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Ital J Gastroenterol. 1995 Apr;27(3):122-8.

Comparison of lactulose and inulin as reference standard for the study of resistant starch fermentation using hydrogen breath test.

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  • 1Dipartimento di Scienze e Tecnologie Alimentari e Microbiologiche, Universit√† degli Studi di Milano, Italy.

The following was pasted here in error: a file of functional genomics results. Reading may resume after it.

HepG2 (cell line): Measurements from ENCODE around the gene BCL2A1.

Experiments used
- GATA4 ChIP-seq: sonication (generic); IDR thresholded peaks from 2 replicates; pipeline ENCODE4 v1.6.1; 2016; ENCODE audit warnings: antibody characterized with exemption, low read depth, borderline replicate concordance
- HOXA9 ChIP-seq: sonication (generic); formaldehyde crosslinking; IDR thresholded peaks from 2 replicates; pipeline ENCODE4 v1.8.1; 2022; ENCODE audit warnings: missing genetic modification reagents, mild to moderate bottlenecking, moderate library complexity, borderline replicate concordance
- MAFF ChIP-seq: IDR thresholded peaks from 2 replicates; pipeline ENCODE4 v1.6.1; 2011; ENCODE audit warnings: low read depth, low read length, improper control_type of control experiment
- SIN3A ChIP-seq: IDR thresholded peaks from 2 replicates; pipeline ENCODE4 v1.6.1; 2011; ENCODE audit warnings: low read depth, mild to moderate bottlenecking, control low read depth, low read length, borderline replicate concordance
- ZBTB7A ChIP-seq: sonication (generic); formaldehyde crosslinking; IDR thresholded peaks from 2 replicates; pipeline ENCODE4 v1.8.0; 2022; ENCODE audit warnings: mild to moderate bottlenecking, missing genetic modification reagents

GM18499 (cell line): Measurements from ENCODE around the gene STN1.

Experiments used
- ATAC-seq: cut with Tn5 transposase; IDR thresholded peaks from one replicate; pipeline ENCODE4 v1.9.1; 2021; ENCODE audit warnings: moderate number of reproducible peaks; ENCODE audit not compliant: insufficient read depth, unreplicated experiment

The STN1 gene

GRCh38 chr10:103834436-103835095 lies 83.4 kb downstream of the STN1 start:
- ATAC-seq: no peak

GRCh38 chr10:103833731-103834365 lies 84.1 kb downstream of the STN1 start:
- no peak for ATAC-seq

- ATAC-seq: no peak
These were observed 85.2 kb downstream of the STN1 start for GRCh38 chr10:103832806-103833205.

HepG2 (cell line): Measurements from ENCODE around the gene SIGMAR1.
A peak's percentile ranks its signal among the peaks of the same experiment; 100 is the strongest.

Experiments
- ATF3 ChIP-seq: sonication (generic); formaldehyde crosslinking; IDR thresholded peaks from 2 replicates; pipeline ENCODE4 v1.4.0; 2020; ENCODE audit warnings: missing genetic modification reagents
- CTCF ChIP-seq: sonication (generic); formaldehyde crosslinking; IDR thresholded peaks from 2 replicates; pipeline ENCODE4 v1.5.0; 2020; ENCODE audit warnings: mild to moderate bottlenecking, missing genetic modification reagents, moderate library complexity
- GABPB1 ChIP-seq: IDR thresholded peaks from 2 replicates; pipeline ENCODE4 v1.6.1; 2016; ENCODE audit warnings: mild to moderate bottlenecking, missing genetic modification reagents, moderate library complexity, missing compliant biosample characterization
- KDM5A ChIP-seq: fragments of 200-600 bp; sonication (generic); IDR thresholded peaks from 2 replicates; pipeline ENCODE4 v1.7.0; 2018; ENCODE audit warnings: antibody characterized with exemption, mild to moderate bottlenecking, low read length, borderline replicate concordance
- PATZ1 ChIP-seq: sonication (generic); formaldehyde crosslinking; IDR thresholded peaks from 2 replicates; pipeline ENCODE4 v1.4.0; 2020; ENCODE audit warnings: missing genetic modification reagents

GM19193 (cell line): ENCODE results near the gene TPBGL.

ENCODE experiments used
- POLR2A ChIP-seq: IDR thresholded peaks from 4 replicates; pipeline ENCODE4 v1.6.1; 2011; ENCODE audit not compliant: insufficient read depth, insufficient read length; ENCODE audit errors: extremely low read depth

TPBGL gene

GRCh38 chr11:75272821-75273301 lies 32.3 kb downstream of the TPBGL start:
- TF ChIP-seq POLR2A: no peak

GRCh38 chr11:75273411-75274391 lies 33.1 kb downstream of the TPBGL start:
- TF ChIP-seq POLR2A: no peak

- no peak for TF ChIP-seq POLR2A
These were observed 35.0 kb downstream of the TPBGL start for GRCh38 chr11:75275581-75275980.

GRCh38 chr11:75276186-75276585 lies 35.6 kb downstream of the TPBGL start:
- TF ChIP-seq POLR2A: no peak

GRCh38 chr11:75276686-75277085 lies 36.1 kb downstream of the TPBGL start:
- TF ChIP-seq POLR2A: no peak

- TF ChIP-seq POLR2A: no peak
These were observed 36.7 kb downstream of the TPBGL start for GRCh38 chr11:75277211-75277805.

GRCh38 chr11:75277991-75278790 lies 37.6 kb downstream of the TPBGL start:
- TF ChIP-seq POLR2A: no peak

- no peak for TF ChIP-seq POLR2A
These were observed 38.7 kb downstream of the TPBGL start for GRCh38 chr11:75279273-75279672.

Disaccharide lactulose is commonly used as a standard to quantitate the colonic fermentation of undigested sugars by means of H2 breath measurements. However, its high hydrogen production rate during fermentation may make it inappropriate for mimicking the fermentation of more complex carbohydrates, such as starch. Indigestible carbohydrates with a higher molecular weight might be more suitable than lactulose as a standard in H2 breath studies of starch digestibility. To test this hypothesis, we measured H2 breath in 8 healthy volunteers after a standard meal supplemented with 5 g or 10 g of lactulose or inulin, an indigestible oligosaccharide with an average degree of polymerization 4.5 times higher than that of lactulose. The results were then compared with those obtained after a standard meal containing a known amount (6.1 g) of resistant starch from high-amylose corn starch. Median H2 breath excretion per gram of reference carbohydrate was lower after the 5 g dose of inulin than after the 5 g dose of lactulose (19.1 vs 26.6 ppm x h x g-1; Wilcoxon's rank test p = 0.021) but similar after the two 10 g doses (inulin 22.4; lactulose 23.6; p = 0.234). Median H2 breath excretion per gram of resistant starch was significantly lower than that for both lactulose and inulin (p < 0.02), being 4.7 ppm x h x g-1. In vitro fermentation for 8 hrs with fecal homogenate showed similar mean hydrogen production rates for inulin and lactulose (30.5 vs 27.7 mL/mg fermented carbohydrate), and a significantly lower rate for starch (9.1 mL/mg) (n = 7; ANOVA p = 0.0007).(ABSTRACT TRUNCATED AT 250 WORDS)

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